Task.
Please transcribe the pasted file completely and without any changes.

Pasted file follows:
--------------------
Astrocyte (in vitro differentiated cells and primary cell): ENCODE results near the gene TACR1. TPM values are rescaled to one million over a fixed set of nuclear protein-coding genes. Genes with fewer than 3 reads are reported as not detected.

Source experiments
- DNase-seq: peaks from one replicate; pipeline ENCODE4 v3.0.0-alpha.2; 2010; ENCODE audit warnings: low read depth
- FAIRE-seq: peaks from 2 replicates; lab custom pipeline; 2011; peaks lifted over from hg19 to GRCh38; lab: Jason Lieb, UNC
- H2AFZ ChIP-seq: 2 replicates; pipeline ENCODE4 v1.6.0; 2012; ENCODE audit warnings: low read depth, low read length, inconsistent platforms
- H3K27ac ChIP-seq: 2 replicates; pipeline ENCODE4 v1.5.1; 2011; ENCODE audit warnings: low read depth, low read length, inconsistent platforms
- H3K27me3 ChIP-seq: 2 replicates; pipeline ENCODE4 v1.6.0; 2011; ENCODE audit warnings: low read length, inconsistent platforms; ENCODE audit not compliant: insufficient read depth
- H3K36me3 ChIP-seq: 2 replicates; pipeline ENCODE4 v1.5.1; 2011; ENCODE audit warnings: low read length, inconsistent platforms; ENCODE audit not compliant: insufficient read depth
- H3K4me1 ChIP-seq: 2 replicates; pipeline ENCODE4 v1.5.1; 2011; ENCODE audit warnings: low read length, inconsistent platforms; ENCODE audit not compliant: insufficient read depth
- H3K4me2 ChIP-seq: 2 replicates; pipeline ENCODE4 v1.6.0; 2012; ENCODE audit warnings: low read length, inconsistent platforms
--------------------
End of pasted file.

Astrocyte (in vitro differentiated cells and primary cell): ENCODE results near the gene TACR1. TPM values are rescaled to one million over a fixed set of nuclear protein-coding genes. Genes with fewer than 3 reads are reported as not detected.

Source experiments
- DNase-seq: peaks from one replicate; pipeline ENCODE4 v3.0.0-alpha.2; 2010; ENCODE audit warnings: low read depth
- FAIRE-seq: peaks from 2 replicates; lab custom pipeline; 2011; peaks lifted over from hg19 to GRCh38; lab: Jason Lieb, UNC
- H2AFZ ChIP-seq: 2 replicates; pipeline ENCODE4 v1.6.0; 2012; ENCODE audit warnings: low read depth, low read length, inconsistent platforms
- H3K27ac ChIP-seq: 2 replicates; pipeline ENCODE4 v1.5.1; 2011; ENCODE audit warnings: low read depth, low read length, inconsistent platforms
- H3K27me3 ChIP-seq: 2 replicates; pipeline ENCODE4 v1.6.0; 2011; ENCODE audit warnings: low read length, inconsistent platforms; ENCODE audit not compliant: insufficient read depth
- H3K36me3 ChIP-seq: 2 replicates; pipeline ENCODE4 v1.5.1; 2011; ENCODE audit warnings: low read length, inconsistent platforms; ENCODE audit not compliant: insufficient read depth
- H3K4me1 ChIP-seq: 2 replicates; pipeline ENCODE4 v1.5.1; 2011; ENCODE audit warnings: low read length, inconsistent platforms; ENCODE audit not compliant: insufficient read depth
- H3K4me2 ChIP-seq: 2 replicates; pipeline ENCODE4 v1.6.0; 2012; ENCODE audit warnings: low read length, inconsistent platforms